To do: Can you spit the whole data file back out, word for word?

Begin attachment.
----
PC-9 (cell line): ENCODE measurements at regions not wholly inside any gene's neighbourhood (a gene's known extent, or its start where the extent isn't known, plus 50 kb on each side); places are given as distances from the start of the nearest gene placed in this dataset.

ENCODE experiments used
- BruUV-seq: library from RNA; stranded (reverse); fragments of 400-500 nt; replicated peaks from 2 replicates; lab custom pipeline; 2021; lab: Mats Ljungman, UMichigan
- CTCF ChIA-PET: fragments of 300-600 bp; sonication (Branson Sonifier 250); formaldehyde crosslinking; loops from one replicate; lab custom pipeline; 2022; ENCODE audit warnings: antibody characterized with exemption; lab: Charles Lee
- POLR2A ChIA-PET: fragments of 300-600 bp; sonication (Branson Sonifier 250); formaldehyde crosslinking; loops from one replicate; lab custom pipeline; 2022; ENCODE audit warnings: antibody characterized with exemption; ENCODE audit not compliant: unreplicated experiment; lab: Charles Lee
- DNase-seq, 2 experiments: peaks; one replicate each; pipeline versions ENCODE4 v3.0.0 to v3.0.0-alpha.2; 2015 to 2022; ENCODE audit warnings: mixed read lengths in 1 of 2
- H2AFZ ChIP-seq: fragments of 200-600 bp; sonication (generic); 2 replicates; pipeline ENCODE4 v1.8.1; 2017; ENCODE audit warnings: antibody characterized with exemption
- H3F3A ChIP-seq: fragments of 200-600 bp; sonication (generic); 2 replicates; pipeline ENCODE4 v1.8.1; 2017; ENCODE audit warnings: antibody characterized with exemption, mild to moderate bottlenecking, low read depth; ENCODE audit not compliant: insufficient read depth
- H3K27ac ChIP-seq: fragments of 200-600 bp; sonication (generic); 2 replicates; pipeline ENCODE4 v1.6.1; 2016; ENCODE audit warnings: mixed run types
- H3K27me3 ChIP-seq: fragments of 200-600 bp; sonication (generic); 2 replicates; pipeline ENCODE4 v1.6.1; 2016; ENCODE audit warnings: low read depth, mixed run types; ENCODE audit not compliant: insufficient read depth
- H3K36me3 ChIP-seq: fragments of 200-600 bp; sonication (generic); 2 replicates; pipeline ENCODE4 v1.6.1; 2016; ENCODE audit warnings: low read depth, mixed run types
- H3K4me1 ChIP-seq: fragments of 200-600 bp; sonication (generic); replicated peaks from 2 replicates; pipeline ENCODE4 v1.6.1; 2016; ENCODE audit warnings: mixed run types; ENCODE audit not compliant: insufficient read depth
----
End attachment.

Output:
PC-9 (cell line): ENCODE measurements at regions not wholly inside any gene's neighbourhood (a gene's known extent, or its start where the extent isn't known, plus 50 kb on each side); places are given as distances from the start of the nearest gene placed in this dataset.

ENCODE experiments used
- BruUV-seq: library from RNA; stranded (reverse); fragments of 400-500 nt; replicated peaks from 2 replicates; lab custom pipeline; 2021; lab: Mats Ljungman, UMichigan
- CTCF ChIA-PET: fragments of 300-600 bp; sonication (Branson Sonifier 250); formaldehyde crosslinking; loops from one replicate; lab custom pipeline; 2022; ENCODE audit warnings: antibody characterized with exemption; lab: Charles Lee
- POLR2A ChIA-PET: fragments of 300-600 bp; sonication (Branson Sonifier 250); formaldehyde crosslinking; loops from one replicate; lab custom pipeline; 2022; ENCODE audit warnings: antibody characterized with exemption; ENCODE audit not compliant: unreplicated experiment; lab: Charles Lee
- DNase-seq, 2 experiments: peaks; one replicate each; pipeline versions ENCODE4 v3.0.0 to v3.0.0-alpha.2; 2015 to 2022; ENCODE audit warnings: mixed read lengths in 1 of 2
- H2AFZ ChIP-seq: fragments of 200-600 bp; sonication (generic); 2 replicates; pipeline ENCODE4 v1.8.1; 2017; ENCODE audit warnings: antibody characterized with exemption
- H3F3A ChIP-seq: fragments of 200-600 bp; sonication (generic); 2 replicates; pipeline ENCODE4 v1.8.1; 2017; ENCODE audit warnings: antibody characterized with exemption, mild to moderate bottlenecking, low read depth; ENCODE audit not compliant: insufficient read depth
- H3K27ac ChIP-seq: fragments of 200-600 bp; sonication (generic); 2 replicates; pipeline ENCODE4 v1.6.1; 2016; ENCODE audit warnings: mixed run types
- H3K27me3 ChIP-seq: fragments of 200-600 bp; sonication (generic); 2 replicates; pipeline ENCODE4 v1.6.1; 2016; ENCODE audit warnings: low read depth, mixed run types; ENCODE audit not compliant: insufficient read depth
- H3K36me3 ChIP-seq: fragments of 200-600 bp; sonication (generic); 2 replicates; pipeline ENCODE4 v1.6.1; 2016; ENCODE audit warnings: low read depth, mixed run types
- H3K4me1 ChIP-seq: fragments of 200-600 bp; sonication (generic); replicated peaks from 2 replicates; pipeline ENCODE4 v1.6.1; 2016; ENCODE audit warnings: mixed run types; ENCODE audit not compliant: insufficient read depth